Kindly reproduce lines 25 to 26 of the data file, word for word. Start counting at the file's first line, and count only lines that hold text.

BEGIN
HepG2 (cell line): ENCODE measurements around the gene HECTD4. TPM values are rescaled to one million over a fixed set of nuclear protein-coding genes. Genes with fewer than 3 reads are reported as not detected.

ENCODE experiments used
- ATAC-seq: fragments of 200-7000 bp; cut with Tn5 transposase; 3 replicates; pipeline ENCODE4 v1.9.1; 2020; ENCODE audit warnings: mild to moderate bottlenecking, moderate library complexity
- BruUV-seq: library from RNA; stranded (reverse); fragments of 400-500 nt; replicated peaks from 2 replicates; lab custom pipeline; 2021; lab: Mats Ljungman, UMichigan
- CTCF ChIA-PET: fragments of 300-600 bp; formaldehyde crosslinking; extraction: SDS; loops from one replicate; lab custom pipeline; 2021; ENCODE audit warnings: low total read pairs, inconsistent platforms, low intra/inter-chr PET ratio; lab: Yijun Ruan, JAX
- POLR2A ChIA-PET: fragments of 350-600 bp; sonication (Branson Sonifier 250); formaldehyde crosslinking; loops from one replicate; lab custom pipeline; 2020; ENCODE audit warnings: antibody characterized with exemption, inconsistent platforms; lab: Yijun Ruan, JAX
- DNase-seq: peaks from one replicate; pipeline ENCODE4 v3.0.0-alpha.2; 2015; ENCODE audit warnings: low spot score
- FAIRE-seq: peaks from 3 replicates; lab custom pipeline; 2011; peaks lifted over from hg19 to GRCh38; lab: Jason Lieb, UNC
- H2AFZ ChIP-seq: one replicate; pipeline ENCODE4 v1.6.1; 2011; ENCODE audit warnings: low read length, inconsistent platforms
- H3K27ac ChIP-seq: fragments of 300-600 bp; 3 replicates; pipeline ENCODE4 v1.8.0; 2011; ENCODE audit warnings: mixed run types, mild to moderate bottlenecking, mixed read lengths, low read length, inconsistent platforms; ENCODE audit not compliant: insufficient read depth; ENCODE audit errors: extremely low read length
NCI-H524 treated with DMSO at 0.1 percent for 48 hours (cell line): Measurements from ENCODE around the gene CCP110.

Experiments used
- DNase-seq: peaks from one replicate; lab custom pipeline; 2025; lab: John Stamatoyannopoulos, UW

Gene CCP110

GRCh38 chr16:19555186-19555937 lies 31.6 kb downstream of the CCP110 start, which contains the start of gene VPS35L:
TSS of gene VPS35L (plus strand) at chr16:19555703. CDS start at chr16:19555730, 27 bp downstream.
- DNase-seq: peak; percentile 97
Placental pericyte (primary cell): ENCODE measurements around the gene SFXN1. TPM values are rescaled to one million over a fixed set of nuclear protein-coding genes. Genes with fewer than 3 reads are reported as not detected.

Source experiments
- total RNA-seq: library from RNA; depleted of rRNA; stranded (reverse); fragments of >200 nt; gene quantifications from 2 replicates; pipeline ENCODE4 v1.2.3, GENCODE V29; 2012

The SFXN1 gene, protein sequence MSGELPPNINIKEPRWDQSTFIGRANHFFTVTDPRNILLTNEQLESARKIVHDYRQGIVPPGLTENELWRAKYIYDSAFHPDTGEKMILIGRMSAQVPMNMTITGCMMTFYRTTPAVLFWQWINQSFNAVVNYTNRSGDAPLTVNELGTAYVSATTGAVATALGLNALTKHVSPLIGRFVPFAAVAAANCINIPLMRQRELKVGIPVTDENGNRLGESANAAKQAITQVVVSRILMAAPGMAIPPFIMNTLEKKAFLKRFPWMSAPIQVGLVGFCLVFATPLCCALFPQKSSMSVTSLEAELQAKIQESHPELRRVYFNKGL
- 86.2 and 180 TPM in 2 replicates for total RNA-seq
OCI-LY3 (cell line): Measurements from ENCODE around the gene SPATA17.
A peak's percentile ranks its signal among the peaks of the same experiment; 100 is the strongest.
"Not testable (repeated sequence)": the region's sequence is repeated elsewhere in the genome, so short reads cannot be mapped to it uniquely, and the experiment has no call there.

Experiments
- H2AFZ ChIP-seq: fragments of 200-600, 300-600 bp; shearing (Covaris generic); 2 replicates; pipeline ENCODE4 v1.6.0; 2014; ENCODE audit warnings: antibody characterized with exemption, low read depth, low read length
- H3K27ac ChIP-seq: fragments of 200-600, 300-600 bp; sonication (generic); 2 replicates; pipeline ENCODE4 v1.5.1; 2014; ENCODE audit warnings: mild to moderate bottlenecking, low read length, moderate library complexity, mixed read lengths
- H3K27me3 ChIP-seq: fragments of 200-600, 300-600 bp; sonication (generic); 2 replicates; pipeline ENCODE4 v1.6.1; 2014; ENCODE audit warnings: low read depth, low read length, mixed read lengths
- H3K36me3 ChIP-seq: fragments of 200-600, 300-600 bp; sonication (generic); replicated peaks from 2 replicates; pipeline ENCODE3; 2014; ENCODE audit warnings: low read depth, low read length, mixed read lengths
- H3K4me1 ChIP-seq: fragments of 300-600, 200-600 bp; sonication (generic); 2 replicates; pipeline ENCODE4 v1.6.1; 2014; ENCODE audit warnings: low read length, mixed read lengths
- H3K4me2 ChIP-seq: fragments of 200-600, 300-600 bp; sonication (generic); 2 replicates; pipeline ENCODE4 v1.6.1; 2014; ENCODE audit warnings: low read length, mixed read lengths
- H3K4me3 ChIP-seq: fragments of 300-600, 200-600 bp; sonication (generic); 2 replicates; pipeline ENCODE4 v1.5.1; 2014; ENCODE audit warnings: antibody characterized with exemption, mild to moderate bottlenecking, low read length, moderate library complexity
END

"Not testable (repeated sequence)": the region's sequence is repeated elsewhere in the genome, so short reads cannot be mapped to it uniquely, and the experiment has no call there.

Experiments